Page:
"Sixteen meats," a man noted at the restaurant and I grinned up at him. I'd made some comment about how it was a bit overwhelming to have waiters swarm around the table with their Brazilian steakhouse offerings. A group of us nibbled at vegetables and delicacies from the salad bar then turned our little cards from red to green, prompting the display of more cooked animal flesh than I could handle. It was delicious - the beef and chicken and pork and lamb and more beef and more pork and still more beef - but I kept being distracted by the baskets on the table.

"What's in them?" BestWorkBuddy asked from her spot across the table. When someone replied that it was bread, I gave him a look of disbelief.

"Puffs of goodness," I replied firmly, breaking open the light, golden bit of some bread/pastry mixture. "It's like a cream puff without the cream."

"Hand me a puff of goodness," a different colleague - one of my favorites - ordered. He nodded his agreement of my assessment after tasting it and I pulled the basket protectively close to my plate. Luckily, the meat-givers were generous with the puffs of goodness as well. It was the multiple rum/lime/sugar drinks that may have come a bit too often, leaving me feeling a bit sick and headachey this morning.

It was good to go. It's better to be home.

(And we shall now return to our regularly scheduled posts and a count-down to post 1,000! For which I have nothing special planned, but I have a little over a week to think of something.)

Monday, December 01, 2008

Limited Utility

"Do you want some help?" a man called from his car. I tossed the hair out of my eyes and opened my mouth to politely refuse. Then I looked at the mounds of snow before me - I wasn't even able to tell where the sidewalk was, frankly, despite two shoveling trips overnight - and returned my gaze to the man.

"Yes, please," I answered softly, lip edging out in a pitiful pout. He climbed out of his car, tugged the snowblower out of his trunk and began to make short work of my impossible project.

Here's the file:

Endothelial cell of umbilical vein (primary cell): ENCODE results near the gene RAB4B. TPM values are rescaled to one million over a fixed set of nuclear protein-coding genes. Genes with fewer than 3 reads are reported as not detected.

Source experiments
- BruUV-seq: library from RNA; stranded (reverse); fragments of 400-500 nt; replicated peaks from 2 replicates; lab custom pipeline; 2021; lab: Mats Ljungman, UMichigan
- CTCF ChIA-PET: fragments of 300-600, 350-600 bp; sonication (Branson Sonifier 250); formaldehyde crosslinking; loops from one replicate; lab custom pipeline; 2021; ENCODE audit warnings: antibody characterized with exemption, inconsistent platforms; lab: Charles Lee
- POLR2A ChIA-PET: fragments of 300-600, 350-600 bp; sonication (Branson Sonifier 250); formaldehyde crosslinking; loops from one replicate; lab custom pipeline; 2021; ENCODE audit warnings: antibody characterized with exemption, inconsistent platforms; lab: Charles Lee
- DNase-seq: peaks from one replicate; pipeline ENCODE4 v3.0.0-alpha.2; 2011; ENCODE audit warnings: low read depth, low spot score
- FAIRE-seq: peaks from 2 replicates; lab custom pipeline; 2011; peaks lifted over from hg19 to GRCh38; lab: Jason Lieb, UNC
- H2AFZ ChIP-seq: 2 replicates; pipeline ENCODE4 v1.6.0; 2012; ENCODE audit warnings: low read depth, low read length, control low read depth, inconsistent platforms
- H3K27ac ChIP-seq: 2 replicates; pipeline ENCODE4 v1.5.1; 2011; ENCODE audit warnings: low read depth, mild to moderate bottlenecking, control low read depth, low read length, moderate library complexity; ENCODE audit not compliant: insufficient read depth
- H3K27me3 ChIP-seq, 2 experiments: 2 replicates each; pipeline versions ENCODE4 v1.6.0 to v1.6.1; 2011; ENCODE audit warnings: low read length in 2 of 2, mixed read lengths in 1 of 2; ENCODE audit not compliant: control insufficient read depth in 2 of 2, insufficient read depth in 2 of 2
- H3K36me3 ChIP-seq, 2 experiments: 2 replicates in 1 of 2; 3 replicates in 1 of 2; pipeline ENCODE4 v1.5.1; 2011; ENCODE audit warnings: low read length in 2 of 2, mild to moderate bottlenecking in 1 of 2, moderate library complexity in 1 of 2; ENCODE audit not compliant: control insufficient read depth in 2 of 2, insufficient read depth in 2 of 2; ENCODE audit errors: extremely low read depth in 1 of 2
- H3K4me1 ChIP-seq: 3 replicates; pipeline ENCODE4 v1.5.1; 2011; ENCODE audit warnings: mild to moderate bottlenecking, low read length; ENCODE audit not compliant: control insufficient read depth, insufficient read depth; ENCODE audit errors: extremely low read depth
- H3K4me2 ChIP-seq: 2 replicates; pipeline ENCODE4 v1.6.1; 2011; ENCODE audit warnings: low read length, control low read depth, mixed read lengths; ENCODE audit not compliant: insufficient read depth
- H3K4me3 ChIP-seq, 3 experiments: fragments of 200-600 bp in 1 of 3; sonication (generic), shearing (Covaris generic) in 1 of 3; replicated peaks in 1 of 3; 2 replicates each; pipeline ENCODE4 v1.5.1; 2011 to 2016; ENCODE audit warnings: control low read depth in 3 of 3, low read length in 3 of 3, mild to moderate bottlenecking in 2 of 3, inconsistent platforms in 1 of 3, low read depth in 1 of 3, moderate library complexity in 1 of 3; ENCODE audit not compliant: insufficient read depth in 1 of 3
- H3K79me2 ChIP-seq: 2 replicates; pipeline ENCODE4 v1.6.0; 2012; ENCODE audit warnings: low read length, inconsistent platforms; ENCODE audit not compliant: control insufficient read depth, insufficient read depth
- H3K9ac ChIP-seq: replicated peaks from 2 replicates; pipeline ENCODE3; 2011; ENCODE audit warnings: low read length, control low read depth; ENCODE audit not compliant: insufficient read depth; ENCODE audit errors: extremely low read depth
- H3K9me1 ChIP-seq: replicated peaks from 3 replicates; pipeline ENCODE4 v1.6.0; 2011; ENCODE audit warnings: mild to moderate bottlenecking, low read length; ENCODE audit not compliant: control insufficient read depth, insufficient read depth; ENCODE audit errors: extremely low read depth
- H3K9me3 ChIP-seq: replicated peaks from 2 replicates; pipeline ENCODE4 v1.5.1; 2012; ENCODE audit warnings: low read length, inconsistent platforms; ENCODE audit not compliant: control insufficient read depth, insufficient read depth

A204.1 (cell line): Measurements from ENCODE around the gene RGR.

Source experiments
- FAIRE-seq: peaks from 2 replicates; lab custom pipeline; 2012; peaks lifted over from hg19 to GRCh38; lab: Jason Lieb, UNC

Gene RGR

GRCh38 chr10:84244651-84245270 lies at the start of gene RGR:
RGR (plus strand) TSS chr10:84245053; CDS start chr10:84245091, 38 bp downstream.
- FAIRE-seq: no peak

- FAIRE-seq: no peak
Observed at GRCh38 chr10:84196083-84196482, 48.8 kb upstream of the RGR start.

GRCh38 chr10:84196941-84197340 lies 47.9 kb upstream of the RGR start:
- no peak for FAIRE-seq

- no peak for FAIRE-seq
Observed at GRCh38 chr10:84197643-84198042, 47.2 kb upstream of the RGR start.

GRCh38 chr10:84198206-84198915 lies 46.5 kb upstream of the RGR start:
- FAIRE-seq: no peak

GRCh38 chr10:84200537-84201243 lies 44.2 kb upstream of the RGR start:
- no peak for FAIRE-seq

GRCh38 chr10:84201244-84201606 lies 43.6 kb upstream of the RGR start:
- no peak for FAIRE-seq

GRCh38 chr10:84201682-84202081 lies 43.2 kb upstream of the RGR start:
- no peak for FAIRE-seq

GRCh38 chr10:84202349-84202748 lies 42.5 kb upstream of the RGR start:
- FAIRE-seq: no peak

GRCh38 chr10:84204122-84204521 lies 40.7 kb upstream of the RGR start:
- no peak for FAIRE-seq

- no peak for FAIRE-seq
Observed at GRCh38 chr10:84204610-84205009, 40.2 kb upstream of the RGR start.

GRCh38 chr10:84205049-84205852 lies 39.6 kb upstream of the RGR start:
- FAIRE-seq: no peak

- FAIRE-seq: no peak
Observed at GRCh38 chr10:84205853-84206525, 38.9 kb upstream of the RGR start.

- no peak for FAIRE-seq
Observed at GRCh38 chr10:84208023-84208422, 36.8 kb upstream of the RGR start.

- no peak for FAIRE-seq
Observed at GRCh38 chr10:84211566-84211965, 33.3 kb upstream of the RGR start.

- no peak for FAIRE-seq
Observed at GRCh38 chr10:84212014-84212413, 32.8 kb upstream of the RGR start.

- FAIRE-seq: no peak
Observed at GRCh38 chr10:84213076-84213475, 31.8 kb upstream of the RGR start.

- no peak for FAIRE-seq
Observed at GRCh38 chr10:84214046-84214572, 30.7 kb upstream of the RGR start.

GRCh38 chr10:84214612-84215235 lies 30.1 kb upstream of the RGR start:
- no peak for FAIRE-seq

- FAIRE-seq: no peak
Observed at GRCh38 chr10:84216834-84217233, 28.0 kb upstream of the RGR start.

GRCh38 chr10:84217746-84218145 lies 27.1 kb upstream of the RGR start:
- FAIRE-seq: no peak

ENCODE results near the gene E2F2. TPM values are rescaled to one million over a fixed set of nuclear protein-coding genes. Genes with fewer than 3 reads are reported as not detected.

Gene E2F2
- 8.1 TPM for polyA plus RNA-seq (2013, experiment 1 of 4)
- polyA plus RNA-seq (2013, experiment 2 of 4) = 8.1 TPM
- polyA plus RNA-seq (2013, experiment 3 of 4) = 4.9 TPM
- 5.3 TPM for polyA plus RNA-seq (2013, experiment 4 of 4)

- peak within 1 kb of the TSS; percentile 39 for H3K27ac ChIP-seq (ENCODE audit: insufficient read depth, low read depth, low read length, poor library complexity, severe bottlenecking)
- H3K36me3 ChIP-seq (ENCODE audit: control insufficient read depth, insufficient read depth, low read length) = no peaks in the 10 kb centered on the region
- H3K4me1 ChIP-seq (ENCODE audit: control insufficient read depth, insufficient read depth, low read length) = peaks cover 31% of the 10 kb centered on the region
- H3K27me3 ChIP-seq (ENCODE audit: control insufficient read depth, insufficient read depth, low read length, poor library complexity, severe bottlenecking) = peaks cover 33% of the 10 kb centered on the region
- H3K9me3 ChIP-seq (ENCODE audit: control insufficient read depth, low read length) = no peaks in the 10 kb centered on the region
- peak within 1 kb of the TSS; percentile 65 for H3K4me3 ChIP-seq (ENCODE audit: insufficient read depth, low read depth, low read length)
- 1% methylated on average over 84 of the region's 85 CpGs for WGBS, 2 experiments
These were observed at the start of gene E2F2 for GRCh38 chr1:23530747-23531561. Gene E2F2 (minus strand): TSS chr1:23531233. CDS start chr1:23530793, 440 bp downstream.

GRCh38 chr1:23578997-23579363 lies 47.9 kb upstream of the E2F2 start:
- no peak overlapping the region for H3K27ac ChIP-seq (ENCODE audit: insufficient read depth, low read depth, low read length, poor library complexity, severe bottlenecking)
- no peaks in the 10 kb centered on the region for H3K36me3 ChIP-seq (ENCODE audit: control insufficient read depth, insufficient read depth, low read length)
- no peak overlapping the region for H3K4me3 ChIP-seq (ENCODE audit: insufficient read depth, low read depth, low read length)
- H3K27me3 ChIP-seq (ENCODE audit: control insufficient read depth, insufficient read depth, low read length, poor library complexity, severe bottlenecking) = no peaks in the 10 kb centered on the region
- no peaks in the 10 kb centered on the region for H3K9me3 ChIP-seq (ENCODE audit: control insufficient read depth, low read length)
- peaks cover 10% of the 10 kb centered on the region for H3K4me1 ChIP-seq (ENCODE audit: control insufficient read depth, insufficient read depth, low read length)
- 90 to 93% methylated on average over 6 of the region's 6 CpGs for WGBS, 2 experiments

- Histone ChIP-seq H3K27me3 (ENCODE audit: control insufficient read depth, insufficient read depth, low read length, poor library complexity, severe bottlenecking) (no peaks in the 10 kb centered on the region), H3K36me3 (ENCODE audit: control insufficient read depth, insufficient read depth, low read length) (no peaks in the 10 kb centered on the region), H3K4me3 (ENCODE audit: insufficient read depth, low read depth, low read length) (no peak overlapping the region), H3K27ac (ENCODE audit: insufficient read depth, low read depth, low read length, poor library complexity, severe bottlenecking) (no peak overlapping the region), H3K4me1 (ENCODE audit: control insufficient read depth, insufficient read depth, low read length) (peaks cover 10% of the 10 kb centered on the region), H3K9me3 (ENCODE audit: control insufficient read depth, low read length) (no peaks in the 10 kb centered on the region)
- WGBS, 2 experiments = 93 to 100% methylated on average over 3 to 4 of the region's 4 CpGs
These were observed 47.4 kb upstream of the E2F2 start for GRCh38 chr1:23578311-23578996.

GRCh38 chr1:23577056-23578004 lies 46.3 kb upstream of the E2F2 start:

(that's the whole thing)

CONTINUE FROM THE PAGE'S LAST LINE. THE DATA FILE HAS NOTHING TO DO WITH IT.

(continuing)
"You can go inside," he offered, head covered by a hat with furry flaps over the ears. Staring at his yards compared to my inches, I nodded and trudged slowly toward the house. Once warm, I started to feel better about being mostly useless and tipped him generously before he took his leave.


"Not dead!" I yipped, prancing out of my closet and through the bathroom as quickly as I could move on my tiptoes. "Not dead, not dead!" Sprout glared at me, for I'd chased him away from his evening treat before he'd finished killing it.

"Well, how long does it take to murder a mouse?" I asked, broom in hand - hand on hip, as I scolded him. "If you're going to do something, I wish you'd just do it!"

So I stayed up late, wincing at every pounce I heard upstairs. And, this morning, I picked the creature up off the stairs and disposed of the body.


Back in the closet, not quite 24 hours after I'd seen the mouse, I was smoothing skirts and tugging at sleeves as I examined my body, clad in business clothes. I have shirts that go under sweaters, not jackets. I have soft, casual pants, not sharply tailored trousers. So I huffed with displeasure and glared into the mirror.

It's not that I don't own suits. I have a lovely navy with scalloped hems, rich brown that falls in sharp creases, deep gray wool-blend that's nearly fuzzy, a black nubby fabric and another that's more sleek. Each of them was slipped around my shoulders or over my hips while I turned and made faces at my reflection.

"I only need three," I stomped my foot after whining. I had one outfit packed - my favorite gray pants, a new black jacket and a pale purple blouse. "Could do this on the travel day," I mused, looking at a different pair of gray bottoms, a darker shade top and a cream and gray stripey jacket. Then I stared at the lavender dress and ruffled black jacket. It rested next to olive pants, taupe top and brown blazer. I had a pretty black skirt that flutters around my knees and could pair it with a shell in white and jacket in pale gray. I shrugged and threw them all in the suitcase. If I'm checking a bag, I may as well make it worthwhile.


I'm off on another trip for a few days. And, as is typical when I fly, Nick (the PowerBook) stays home. Stay hopeful for me if it's not too much trouble - I'd like this particular exchange to go rather well.